Part of a statement, from Nov. 22, 1995, for the Fred C. Trump Retained Annuity Trust. Part of a GRAT report shown in an illustration accompanying a big New York Times report on Donald Trump’s family’s finances. (Photo: Allison Bell/TA)

A team of reporters at The New York Times may have given wealth planners something new to talk about with clients, by focusing attention on how the father of President Donald Trump used grantor-retained annuity trusts to transfer wealth.

(Related: Meet the Annuity Trust on Bernie Sanders’ Hit List)

The team has suggested, in a special report package that has been making headlines for a week, that Fred Trump, the president’s father, used a GRAT and other arrangements to transfer assets with a value of more than $1 billion to Donald Trump, and to Donald Trump’s siblings, and to reduce the estate and gift taxes on those transfers to $52.2 million, from a potential tax bill that could have been as high as $550 million.

The reporters themselves note that a lawyer for Donald Trump has said that there was no fraud or tax evasion by anyone, and that the reporters had based false allegations on extremely inaccurate accounts of the facts.

What is a GRAT?

A wealthy individual, or “grantor,” can use a GRAT to convert assets into annuity income.

The grantor puts assets in and takes annuity income out.

When the grantor dies, the beneficiaries can get the value of the assets still in the GRAT without paying estate or gift taxes on those assets.

GRATs and Asset Valuations

A GRAT will perform better if the value of the assets inside the GRAT increases dramatically while the assets are inside the GRAT.

The Times reporters allege that the architects of the Trump family GRAT strategy enhanced GRAT performance by getting unrealistically low valuations of the assets placed inside the GRAT.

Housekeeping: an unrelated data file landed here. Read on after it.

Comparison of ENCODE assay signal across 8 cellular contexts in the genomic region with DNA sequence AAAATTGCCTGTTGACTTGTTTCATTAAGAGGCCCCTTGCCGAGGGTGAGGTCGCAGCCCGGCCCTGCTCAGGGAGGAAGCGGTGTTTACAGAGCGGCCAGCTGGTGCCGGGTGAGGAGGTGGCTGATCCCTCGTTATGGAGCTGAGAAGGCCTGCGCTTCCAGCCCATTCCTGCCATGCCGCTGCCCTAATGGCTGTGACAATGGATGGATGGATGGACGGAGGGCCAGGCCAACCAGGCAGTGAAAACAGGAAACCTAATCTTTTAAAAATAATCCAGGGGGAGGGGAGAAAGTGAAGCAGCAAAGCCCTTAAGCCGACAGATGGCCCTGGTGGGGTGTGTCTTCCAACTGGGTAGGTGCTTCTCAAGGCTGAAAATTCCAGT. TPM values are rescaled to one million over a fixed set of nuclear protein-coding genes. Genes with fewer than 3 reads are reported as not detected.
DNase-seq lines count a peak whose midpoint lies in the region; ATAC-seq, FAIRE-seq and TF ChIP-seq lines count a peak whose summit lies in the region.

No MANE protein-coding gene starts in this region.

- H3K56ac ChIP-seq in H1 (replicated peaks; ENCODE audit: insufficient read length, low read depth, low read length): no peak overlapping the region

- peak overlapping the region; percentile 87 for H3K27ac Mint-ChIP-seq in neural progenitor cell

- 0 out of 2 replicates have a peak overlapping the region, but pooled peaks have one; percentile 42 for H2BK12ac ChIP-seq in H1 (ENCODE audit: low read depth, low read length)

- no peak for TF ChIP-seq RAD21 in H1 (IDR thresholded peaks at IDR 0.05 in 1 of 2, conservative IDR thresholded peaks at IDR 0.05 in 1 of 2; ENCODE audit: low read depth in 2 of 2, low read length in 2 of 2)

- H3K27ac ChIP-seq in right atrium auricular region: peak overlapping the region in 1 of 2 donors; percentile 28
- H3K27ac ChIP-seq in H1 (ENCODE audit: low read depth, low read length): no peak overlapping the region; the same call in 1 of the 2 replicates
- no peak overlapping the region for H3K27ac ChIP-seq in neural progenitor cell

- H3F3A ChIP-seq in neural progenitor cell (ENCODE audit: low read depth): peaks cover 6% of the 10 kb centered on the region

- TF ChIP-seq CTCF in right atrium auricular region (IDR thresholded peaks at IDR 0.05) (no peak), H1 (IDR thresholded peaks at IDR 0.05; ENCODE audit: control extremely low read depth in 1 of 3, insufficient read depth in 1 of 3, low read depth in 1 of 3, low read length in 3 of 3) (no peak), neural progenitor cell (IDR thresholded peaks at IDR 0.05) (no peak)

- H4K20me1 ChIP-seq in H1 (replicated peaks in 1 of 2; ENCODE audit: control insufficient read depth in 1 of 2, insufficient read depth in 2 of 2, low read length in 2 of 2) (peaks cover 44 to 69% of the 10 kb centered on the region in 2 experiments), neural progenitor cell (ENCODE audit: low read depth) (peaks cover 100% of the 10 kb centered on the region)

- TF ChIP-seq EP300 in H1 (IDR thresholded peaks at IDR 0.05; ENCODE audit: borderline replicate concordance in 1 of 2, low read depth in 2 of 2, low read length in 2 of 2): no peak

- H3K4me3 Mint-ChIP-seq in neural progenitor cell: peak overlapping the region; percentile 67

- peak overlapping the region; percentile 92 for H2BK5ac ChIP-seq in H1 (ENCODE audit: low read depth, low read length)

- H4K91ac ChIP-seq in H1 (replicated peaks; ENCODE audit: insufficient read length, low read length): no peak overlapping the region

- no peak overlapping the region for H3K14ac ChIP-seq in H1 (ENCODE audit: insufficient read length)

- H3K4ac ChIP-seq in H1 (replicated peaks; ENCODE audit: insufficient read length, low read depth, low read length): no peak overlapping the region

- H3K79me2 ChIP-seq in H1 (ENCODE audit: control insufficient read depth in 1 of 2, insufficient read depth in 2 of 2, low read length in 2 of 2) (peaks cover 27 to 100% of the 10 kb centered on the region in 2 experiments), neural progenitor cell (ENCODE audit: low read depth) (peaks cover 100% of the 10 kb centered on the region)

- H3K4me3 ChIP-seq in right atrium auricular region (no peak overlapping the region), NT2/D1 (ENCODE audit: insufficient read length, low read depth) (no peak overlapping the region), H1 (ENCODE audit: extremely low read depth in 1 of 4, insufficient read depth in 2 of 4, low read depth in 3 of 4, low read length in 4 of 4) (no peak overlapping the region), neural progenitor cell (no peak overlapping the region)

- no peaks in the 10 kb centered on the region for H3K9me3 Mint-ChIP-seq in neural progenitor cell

Minority Interests and Majority Interests

The Internal Revenue Service assumes that someone who owns the majority of a company, and controls it, has a more valuable asset than someone who owns a minority stake in the same company. If, for example, John Doe has a 100% stake in a company with an appraised value of $10 million, his stake might be worth $10 million. If he gives a 25% stake in the same company to each of his four children, their combined stake might be worth only $8 million.

The New York Times says the Trump family reduced its tax liability by converting Fred Trump’s 100% interest in his operations into minority interests, split among his children, right before the assets were put inside the GRATs.

Implications for Financial Professionals

The Times reporters do not suggest in the article that use of a GRAT is illegal; they simply question the valuation of the assets put in Fred Trump’s GRAT, and they raise questions about how the company ownership interests inside Fred Trump’s GRAT took the form of minority interests.

The takeaway for wealthy clients might be that a GRAT can be a powerful vehicle for reducing estate and gift taxes.

Policymakers have called for changes in the rules governing GRAT asset valuations. Sen. Bernie Sanders, for example, has proposed GRAT asset valuation changes as one of the possible “pay fors” for paying for a shift to a pure government-run health care finance system. But making changes in GRAT rules could take years, and changes in federal tax rules generally grandfather in taxpayers who have set up arrangements under the old tax rules.

— Read 5 Trump Group Long-Term Care Insurance Plan Factson ThinkAdvisor.

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